# What gas is released during dissolving NaOH

What gas is released during dissolving solid $\ce{NaOH}$ in a high purity water? Water more than 10 M$\Omega$/cm and standard quality $\ce{NaOH}$.

• If the water had some dissolved ammonium ions in it, those could evaporate when you raised the pH by adding NaOH ($\ce{NH4+ (aq) + OH- (aq) -> NH3 (g) + H2O}$). But that seems unlikely, and in any case, the smell would be very distinctive. I can't really think of any other obvious candidates for volatile cations one might find in water. – Ilmari Karonen Mar 12 '15 at 19:10

I don't think any gas is released. You are probably experiencing dust or mist that contains NaOH itself, or tiny amounts of gas phase NaOH.

There is related discussion at a soapmaking website

http://www.tikvah.com/medical/lye.html

See also "Pneumothorax following inhalation of caustic soda fumes" Archives of Emergency Medicine, 1988, 5, 45-47

• I will check it next time. – Jaroslav Kotowski Mar 12 '15 at 16:49
• @JaroslavKotowski You might be able to detect NaOH in the air from a bunsen burner flame turning yellow above the open vessel. – DavePhD Mar 12 '15 at 17:15

That is simply air included in the evaporation/drying process.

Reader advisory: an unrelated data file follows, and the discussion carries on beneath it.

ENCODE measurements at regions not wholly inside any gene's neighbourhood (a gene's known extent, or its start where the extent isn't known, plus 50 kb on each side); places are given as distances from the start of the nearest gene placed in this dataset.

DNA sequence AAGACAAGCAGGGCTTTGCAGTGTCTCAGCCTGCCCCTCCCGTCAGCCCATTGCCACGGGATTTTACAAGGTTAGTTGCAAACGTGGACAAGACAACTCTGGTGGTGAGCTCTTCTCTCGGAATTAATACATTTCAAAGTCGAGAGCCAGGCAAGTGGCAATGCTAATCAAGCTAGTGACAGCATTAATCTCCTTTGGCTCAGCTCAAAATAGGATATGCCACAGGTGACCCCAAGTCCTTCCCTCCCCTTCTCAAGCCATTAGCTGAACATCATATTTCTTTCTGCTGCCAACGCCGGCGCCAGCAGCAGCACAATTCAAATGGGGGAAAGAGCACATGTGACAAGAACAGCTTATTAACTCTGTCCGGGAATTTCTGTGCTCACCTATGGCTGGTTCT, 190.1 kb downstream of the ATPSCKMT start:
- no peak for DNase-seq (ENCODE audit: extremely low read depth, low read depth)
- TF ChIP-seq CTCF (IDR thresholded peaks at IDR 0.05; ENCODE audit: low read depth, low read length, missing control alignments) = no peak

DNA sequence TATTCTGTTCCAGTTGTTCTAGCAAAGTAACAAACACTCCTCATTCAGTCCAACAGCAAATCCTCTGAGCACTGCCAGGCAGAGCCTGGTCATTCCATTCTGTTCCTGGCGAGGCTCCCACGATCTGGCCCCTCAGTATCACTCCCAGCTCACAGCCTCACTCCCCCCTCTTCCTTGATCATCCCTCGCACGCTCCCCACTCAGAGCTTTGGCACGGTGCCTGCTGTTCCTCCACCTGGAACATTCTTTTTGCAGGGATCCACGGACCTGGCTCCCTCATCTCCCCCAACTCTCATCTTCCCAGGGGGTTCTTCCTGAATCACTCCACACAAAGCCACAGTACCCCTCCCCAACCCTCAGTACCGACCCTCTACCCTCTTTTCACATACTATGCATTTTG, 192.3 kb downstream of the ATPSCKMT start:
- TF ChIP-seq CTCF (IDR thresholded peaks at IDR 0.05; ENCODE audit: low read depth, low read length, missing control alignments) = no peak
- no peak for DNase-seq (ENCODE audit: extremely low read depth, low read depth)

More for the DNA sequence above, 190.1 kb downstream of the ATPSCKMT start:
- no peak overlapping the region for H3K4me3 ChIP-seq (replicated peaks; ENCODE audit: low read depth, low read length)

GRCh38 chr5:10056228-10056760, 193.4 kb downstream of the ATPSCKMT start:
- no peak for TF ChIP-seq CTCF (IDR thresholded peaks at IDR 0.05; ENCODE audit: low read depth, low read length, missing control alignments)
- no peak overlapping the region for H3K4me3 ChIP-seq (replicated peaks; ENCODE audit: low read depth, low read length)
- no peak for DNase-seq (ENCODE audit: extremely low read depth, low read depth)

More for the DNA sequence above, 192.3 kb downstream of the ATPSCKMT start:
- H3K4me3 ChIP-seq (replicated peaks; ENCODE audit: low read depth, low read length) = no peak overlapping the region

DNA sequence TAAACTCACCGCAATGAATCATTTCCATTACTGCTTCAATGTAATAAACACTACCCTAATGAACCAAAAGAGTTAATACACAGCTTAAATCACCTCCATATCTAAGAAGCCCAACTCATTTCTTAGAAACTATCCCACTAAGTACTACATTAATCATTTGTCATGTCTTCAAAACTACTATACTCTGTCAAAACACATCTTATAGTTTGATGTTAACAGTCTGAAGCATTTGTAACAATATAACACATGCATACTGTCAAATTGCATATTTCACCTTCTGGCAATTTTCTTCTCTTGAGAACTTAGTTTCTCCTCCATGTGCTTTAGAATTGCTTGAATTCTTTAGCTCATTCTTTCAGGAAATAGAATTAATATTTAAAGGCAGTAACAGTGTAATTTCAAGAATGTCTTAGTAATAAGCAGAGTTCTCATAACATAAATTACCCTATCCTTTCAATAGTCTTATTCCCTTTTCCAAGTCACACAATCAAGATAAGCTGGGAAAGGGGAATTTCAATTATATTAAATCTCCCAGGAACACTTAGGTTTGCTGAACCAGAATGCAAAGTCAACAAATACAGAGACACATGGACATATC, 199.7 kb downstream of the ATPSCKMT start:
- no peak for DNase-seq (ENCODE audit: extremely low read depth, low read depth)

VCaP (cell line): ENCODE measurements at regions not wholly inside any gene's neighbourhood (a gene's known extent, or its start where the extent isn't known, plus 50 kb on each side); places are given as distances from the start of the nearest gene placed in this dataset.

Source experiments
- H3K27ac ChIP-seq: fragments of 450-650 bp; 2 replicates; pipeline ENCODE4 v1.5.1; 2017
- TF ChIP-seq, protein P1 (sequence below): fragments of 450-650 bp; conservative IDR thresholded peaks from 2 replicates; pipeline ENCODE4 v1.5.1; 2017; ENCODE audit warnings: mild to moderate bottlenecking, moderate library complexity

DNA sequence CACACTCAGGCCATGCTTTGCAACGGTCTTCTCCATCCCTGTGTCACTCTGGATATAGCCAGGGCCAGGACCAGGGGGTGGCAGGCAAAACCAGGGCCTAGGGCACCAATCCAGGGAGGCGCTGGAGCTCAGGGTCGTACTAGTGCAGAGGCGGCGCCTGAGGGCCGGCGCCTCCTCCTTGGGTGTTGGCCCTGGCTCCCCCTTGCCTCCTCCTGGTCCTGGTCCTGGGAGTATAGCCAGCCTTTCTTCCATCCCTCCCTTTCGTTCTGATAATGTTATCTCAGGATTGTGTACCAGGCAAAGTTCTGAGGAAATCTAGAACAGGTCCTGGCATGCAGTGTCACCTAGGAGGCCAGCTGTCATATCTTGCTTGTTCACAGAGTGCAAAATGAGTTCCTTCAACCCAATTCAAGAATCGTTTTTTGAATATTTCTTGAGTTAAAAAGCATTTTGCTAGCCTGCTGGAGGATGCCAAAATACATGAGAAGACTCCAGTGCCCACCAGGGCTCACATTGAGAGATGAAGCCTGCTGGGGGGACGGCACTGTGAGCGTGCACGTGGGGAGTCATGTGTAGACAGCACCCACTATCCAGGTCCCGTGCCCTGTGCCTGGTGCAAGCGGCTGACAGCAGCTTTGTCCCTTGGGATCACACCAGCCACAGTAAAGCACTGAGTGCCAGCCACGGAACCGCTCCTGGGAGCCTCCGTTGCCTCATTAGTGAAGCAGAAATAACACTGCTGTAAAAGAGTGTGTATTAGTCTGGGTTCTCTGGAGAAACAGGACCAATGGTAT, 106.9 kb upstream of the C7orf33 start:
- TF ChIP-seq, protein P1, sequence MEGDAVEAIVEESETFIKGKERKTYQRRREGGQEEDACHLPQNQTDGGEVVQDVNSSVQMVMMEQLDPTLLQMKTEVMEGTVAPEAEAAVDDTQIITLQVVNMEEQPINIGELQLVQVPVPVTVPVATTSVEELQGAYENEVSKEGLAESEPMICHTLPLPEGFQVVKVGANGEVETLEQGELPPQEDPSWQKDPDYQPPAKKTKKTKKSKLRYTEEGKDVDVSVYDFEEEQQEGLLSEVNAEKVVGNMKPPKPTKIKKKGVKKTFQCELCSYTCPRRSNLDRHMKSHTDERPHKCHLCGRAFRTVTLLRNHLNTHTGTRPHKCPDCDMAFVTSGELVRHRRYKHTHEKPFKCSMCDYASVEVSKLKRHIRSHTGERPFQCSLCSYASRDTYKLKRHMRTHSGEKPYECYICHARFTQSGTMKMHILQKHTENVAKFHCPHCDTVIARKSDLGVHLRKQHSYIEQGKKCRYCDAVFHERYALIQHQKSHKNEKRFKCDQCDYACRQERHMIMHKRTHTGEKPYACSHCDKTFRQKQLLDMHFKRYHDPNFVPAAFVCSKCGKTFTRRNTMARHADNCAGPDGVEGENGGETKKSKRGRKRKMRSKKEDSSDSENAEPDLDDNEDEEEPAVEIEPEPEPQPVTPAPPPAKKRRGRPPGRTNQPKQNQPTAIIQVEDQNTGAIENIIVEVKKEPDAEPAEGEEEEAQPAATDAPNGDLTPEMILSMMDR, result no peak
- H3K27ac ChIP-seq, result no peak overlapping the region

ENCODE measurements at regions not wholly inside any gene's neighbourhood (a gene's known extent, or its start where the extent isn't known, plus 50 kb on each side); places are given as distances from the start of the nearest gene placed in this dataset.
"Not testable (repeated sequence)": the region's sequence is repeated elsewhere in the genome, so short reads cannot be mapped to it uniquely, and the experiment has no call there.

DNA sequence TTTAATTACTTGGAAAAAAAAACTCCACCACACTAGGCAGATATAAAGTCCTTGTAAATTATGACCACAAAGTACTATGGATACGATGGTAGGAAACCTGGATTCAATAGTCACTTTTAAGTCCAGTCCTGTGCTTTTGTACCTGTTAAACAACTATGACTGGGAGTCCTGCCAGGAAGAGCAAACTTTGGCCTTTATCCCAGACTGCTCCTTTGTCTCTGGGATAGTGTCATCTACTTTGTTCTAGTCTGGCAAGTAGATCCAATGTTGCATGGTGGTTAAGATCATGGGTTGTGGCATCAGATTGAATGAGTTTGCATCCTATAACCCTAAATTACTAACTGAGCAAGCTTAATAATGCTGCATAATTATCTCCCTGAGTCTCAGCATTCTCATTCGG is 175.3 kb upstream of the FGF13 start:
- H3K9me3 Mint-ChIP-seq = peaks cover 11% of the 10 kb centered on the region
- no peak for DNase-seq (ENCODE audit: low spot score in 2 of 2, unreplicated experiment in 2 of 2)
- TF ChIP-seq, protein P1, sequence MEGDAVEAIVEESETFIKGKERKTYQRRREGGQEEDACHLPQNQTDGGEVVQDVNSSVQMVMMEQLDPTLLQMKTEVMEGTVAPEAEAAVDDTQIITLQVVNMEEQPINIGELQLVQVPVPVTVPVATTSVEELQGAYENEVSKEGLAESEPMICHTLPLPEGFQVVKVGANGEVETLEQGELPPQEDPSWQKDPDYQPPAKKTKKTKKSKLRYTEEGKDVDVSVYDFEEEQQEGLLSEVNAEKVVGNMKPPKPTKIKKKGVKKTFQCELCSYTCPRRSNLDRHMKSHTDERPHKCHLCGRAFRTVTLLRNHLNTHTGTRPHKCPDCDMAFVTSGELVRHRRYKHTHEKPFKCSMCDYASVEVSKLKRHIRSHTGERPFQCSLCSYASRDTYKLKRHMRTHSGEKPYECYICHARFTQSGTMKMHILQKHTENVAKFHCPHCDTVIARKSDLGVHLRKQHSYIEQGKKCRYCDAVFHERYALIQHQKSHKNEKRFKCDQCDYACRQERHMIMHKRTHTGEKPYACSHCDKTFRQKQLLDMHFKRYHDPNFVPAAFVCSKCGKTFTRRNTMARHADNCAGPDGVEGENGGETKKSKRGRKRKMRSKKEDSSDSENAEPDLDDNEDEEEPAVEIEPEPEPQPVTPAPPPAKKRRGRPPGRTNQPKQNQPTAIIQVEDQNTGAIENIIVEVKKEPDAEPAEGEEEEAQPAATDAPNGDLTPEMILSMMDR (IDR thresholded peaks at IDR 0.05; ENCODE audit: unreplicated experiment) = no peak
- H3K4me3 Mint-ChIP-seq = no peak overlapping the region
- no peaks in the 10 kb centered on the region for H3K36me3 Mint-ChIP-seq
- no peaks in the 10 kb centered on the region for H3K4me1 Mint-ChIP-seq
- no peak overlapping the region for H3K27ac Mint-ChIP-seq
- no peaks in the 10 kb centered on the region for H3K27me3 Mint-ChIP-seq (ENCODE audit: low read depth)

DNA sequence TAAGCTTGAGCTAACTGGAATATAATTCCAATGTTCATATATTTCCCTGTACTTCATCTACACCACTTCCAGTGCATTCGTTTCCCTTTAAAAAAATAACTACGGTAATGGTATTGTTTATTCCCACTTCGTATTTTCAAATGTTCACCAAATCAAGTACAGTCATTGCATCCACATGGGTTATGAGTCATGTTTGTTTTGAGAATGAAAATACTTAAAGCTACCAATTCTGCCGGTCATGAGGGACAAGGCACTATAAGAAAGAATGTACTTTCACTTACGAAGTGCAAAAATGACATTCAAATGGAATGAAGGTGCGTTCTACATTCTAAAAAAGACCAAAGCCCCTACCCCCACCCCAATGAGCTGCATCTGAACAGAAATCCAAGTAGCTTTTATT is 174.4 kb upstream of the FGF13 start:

• The gas is not possible to breath, it maks me cough. And its temerature is same as ambient. – Jaroslav Kotowski Mar 12 '15 at 16:09
• I agree the gas is likely air. Breathing it is a horrible idea though, because it it likely to contain aerosolized sodium hydroxide, which could reach your lungs and do some damage. Be safe! – Curt F. Mar 12 '15 at 16:41
• Thx for the answer, try to avoid it if you prepare 100 l of 5% solution in an open tank. – Jaroslav Kotowski Mar 12 '15 at 16:46

I think it is due to the heat of solvation of NaOH, causing the solution to evaporate. If you dissolve NaOH with a large amount of solution, the "gas" wouldn't be released.

Thanks for the comments. Based on them, here what I observed: The thank is filled with 100 l of water then $\ce{NaOH}$ is added. If it is added slowly, no bubbles or gases were observed. We need to shorten the preparation time so we stirred it intensively. During stirring, air bubbles are introduced to the solution. After their release, a alkaline mist/water dispersion is released to air - that is what I was observed. Thanks again for your thoughts.

Ammonia is possible in the small amount.

$$\ce{NH4+ (aq) + H2O (l) <=> NH3 (aq) + H3O+ (aq)}$$

• This answer is in no way different than the comment by Ilmari Karonen to the original question. Also, Welcome to Chemistry.SE. Take the tour to get familiar with this site. Mathematical expressions and equations can be formatted using $\LaTeX$. – Martin - マーチン Mar 13 '15 at 7:56